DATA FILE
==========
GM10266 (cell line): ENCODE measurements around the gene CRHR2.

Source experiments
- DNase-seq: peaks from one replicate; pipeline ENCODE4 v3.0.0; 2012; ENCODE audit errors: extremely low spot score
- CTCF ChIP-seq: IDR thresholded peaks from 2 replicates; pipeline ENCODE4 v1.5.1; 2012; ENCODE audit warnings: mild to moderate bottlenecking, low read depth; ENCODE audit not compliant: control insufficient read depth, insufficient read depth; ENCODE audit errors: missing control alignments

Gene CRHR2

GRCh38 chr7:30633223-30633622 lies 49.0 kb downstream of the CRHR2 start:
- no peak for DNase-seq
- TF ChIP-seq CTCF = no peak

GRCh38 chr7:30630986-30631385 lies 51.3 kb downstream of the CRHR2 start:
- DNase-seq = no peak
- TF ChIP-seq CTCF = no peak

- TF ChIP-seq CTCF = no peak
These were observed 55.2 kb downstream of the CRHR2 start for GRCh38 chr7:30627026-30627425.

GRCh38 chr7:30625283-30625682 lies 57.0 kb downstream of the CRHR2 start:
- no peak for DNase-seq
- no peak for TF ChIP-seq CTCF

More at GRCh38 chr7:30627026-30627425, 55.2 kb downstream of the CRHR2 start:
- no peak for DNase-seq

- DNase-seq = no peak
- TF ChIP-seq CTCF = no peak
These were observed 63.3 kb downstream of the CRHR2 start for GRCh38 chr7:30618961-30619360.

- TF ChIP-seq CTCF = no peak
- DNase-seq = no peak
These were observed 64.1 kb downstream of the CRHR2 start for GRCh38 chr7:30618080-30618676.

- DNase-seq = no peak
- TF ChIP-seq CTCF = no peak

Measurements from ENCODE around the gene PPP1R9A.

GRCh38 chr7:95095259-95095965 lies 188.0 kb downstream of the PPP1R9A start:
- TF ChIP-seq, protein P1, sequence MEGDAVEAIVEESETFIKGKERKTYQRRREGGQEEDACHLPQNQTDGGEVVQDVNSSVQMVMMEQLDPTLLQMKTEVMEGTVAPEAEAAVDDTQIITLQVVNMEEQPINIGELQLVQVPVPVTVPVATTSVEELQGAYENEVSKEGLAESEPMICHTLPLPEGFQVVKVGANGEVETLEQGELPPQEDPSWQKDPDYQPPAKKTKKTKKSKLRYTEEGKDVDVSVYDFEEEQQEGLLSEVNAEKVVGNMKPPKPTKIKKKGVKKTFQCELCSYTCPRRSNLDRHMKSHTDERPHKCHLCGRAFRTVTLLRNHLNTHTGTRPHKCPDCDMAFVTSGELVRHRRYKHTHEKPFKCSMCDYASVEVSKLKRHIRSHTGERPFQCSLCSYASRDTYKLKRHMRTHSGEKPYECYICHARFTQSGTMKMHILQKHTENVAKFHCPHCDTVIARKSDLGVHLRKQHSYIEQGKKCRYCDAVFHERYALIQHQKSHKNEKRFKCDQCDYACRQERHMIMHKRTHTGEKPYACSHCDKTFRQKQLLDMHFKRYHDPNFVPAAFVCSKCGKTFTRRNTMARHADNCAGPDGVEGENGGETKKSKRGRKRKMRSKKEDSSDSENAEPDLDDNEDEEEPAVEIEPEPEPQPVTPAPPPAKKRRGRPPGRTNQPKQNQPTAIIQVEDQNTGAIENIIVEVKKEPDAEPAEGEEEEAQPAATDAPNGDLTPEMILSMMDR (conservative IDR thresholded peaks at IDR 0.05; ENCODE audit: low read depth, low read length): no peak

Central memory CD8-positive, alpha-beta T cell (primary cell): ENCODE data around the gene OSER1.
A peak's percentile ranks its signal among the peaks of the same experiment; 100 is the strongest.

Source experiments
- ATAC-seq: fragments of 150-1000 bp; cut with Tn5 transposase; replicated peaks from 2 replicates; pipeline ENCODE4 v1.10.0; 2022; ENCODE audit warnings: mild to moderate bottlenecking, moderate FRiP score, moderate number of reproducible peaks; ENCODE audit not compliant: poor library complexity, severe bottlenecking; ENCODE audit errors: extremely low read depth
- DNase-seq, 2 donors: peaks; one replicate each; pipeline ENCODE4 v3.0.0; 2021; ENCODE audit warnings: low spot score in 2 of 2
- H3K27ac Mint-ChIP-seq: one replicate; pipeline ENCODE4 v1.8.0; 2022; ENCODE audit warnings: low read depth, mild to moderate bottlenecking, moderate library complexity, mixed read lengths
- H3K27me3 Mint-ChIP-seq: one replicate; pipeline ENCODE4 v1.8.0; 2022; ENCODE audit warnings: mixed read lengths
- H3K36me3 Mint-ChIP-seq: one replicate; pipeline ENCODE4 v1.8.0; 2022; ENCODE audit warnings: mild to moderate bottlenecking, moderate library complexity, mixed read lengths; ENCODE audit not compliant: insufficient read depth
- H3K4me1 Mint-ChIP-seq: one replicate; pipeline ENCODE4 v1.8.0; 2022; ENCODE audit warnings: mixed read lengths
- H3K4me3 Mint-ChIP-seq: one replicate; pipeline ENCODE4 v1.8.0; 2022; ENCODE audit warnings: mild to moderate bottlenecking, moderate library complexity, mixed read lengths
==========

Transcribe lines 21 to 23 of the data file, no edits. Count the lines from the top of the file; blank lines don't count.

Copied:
These were observed 63.3 kb downstream of the CRHR2 start for GRCh38 chr7:30618961-30619360.

- TF ChIP-seq CTCF = no peak
- DNase-seq = no peak